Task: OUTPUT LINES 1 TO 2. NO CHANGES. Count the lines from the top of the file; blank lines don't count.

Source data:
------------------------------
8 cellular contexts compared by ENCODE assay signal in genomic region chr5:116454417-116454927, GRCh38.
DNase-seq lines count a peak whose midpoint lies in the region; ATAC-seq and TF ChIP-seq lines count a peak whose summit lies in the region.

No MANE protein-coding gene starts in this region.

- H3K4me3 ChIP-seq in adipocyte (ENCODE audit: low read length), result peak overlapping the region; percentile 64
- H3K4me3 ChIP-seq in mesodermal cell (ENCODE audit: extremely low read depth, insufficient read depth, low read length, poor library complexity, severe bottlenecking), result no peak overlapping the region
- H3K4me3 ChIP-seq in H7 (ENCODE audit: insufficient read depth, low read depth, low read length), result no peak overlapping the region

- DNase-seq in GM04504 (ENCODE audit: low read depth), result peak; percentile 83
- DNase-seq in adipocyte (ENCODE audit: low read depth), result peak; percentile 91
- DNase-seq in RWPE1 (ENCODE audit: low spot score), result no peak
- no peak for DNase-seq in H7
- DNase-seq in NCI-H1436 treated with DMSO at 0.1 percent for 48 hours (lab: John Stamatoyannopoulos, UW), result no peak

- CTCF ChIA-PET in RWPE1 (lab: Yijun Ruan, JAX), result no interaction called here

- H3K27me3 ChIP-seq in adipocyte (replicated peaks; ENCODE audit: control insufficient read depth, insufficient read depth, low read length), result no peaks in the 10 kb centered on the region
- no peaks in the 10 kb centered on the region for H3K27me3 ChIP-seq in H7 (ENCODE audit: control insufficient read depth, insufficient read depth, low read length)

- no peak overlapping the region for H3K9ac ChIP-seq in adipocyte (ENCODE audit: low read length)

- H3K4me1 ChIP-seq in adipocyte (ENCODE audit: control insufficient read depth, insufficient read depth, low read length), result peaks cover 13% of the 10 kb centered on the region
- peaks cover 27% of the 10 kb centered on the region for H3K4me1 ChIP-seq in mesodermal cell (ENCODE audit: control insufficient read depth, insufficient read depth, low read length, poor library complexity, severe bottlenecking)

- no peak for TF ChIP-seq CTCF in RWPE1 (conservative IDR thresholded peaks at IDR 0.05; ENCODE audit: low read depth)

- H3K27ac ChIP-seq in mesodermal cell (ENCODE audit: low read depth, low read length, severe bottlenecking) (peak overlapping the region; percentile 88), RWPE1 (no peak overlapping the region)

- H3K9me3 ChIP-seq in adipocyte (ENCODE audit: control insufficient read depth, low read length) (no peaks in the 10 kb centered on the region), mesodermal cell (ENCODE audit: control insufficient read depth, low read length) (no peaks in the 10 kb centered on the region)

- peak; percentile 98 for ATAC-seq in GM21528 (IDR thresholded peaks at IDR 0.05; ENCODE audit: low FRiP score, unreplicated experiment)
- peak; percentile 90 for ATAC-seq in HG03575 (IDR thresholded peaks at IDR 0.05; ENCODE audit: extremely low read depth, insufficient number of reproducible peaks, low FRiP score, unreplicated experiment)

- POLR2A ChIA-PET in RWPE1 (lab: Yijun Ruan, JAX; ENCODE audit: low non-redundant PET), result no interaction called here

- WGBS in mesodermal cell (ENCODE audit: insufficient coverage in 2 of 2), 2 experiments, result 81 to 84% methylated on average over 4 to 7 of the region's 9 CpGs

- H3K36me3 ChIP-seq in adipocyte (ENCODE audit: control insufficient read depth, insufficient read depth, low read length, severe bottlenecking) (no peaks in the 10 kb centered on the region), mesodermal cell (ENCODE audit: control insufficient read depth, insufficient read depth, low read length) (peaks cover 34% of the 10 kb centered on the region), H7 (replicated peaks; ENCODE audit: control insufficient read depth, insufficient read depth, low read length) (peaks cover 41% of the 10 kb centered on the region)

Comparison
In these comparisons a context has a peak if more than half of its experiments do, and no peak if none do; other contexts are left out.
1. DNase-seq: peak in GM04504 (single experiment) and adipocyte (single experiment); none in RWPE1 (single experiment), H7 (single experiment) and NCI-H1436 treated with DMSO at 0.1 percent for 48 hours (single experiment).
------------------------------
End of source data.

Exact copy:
8 cellular contexts compared by ENCODE assay signal in genomic region chr5:116454417-116454927, GRCh38.
DNase-seq lines count a peak whose midpoint lies in the region; ATAC-seq and TF ChIP-seq lines count a peak whose summit lies in the region.